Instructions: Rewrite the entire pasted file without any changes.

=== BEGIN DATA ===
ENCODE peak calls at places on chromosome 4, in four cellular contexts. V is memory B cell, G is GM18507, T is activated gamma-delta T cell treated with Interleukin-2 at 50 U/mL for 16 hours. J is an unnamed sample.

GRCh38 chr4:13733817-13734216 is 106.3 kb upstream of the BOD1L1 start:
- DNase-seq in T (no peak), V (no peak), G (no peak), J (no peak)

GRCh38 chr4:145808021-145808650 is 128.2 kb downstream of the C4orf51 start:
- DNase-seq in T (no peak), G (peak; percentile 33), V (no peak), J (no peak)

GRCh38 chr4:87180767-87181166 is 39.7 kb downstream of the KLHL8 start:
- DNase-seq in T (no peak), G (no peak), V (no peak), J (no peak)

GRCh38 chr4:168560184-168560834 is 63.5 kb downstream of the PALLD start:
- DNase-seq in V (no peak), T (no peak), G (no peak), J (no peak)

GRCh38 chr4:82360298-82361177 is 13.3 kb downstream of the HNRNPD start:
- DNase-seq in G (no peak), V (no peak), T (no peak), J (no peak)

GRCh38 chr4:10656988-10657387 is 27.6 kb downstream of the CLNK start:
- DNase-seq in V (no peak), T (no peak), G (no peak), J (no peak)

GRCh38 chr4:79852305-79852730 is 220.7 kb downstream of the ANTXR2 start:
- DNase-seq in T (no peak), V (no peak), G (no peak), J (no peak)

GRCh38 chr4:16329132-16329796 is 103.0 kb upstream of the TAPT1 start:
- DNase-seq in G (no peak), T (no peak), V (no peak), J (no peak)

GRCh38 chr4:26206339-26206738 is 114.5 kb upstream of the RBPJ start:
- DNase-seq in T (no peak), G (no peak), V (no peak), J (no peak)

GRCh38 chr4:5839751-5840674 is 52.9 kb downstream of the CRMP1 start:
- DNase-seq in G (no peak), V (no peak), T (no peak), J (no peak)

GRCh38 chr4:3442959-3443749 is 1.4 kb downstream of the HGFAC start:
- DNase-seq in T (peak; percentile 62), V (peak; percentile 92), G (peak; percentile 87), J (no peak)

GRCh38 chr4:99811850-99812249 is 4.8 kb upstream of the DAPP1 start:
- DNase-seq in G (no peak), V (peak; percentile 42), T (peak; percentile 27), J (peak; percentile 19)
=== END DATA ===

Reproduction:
ENCODE peak calls at places on chromosome 4, in four cellular contexts. V is memory B cell, G is GM18507, T is activated gamma-delta T cell treated with Interleukin-2 at 50 U/mL for 16 hours. J is an unnamed sample.

GRCh38 chr4:13733817-13734216 is 106.3 kb upstream of the BOD1L1 start:
- DNase-seq in T (no peak), V (no peak), G (no peak), J (no peak)

GRCh38 chr4:145808021-145808650 is 128.2 kb downstream of the C4orf51 start:
- DNase-seq in T (no peak), G (peak; percentile 33), V (no peak), J (no peak)

GRCh38 chr4:87180767-87181166 is 39.7 kb downstream of the KLHL8 start:
- DNase-seq in T (no peak), G (no peak), V (no peak), J (no peak)

GRCh38 chr4:168560184-168560834 is 63.5 kb downstream of the PALLD start:
- DNase-seq in V (no peak), T (no peak), G (no peak), J (no peak)

GRCh38 chr4:82360298-82361177 is 13.3 kb downstream of the HNRNPD start:
- DNase-seq in G (no peak), V (no peak), T (no peak), J (no peak)

GRCh38 chr4:10656988-10657387 is 27.6 kb downstream of the CLNK start:
- DNase-seq in V (no peak), T (no peak), G (no peak), J (no peak)

GRCh38 chr4:79852305-79852730 is 220.7 kb downstream of the ANTXR2 start:
- DNase-seq in T (no peak), V (no peak), G (no peak), J (no peak)

GRCh38 chr4:16329132-16329796 is 103.0 kb upstream of the TAPT1 start:
- DNase-seq in G (no peak), T (no peak), V (no peak), J (no peak)

GRCh38 chr4:26206339-26206738 is 114.5 kb upstream of the RBPJ start:
- DNase-seq in T (no peak), G (no peak), V (no peak), J (no peak)

GRCh38 chr4:5839751-5840674 is 52.9 kb downstream of the CRMP1 start:
- DNase-seq in G (no peak), V (no peak), T (no peak), J (no peak)

GRCh38 chr4:3442959-3443749 is 1.4 kb downstream of the HGFAC start:
- DNase-seq in T (peak; percentile 62), V (peak; percentile 92), G (peak; percentile 87), J (no peak)

GRCh38 chr4:99811850-99812249 is 4.8 kb upstream of the DAPP1 start:
- DNase-seq in G (no peak), V (peak; percentile 42), T (peak; percentile 27), J (peak; percentile 19)